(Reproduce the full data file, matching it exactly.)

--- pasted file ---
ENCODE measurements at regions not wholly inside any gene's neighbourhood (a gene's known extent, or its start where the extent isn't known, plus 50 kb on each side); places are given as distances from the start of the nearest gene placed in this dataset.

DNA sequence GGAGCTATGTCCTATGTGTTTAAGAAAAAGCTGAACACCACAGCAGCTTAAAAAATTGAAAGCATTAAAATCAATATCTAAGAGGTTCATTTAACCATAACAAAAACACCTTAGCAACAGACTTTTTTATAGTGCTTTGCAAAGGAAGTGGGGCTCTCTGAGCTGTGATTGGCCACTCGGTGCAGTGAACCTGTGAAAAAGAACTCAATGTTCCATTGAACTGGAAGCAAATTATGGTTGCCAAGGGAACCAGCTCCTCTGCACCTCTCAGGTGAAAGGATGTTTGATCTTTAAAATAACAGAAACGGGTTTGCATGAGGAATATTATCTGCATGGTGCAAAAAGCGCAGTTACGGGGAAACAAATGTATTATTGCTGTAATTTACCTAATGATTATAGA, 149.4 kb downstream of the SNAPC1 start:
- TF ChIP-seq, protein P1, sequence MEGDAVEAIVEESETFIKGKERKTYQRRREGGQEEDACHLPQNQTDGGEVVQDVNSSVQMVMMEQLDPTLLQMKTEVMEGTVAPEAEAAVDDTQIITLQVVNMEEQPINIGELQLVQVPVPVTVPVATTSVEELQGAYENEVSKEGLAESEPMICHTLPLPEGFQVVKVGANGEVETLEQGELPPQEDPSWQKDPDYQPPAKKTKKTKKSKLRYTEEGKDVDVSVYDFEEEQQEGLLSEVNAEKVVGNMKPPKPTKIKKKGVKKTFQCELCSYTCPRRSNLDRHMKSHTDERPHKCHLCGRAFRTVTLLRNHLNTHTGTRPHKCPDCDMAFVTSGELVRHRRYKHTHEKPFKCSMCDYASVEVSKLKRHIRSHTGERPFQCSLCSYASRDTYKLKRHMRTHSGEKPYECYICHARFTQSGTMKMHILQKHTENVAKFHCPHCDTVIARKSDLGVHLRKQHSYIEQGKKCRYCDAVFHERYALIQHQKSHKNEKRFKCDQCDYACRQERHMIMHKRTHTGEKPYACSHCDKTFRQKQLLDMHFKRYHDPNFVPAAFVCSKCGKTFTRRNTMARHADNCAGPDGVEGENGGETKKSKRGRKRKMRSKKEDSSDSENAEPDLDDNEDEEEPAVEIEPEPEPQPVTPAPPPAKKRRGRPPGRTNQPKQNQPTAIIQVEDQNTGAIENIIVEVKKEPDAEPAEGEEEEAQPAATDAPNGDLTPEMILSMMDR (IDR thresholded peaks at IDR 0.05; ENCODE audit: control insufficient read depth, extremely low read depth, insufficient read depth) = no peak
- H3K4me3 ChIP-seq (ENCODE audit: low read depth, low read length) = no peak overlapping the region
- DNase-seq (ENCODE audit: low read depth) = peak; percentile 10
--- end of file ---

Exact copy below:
ENCODE measurements at regions not wholly inside any gene's neighbourhood (a gene's known extent, or its start where the extent isn't known, plus 50 kb on each side); places are given as distances from the start of the nearest gene placed in this dataset.

DNA sequence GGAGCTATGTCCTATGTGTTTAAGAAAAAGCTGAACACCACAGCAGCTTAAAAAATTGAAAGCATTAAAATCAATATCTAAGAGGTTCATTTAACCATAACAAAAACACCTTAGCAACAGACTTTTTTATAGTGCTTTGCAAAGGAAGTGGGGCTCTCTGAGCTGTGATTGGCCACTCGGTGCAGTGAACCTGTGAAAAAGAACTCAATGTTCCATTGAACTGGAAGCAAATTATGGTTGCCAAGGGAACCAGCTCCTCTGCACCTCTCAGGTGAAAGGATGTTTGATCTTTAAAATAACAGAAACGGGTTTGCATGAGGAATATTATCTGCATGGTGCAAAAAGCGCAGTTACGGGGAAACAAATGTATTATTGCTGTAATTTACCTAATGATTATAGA, 149.4 kb downstream of the SNAPC1 start:
- TF ChIP-seq, protein P1, sequence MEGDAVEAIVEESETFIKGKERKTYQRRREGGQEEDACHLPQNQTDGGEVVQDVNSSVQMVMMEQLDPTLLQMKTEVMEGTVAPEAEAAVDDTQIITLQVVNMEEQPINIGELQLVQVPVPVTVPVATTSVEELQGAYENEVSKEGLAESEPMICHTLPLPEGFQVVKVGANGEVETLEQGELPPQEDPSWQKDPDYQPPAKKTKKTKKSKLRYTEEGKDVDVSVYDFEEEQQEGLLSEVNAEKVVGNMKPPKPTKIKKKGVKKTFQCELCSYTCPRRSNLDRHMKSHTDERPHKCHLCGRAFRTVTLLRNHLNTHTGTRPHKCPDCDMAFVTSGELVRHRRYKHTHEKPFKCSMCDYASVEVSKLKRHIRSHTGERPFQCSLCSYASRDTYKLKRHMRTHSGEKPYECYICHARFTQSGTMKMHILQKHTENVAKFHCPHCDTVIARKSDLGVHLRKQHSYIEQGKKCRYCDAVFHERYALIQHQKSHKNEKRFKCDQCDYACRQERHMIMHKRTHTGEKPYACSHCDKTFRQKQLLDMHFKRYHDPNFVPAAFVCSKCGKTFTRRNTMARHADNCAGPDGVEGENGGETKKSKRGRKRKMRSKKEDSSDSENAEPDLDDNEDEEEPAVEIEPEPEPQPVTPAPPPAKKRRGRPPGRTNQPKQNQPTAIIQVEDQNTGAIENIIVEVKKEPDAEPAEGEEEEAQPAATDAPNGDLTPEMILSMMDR (IDR thresholded peaks at IDR 0.05; ENCODE audit: control insufficient read depth, extremely low read depth, insufficient read depth) = no peak
- H3K4me3 ChIP-seq (ENCODE audit: low read depth, low read length) = no peak overlapping the region
- DNase-seq (ENCODE audit: low read depth) = peak; percentile 10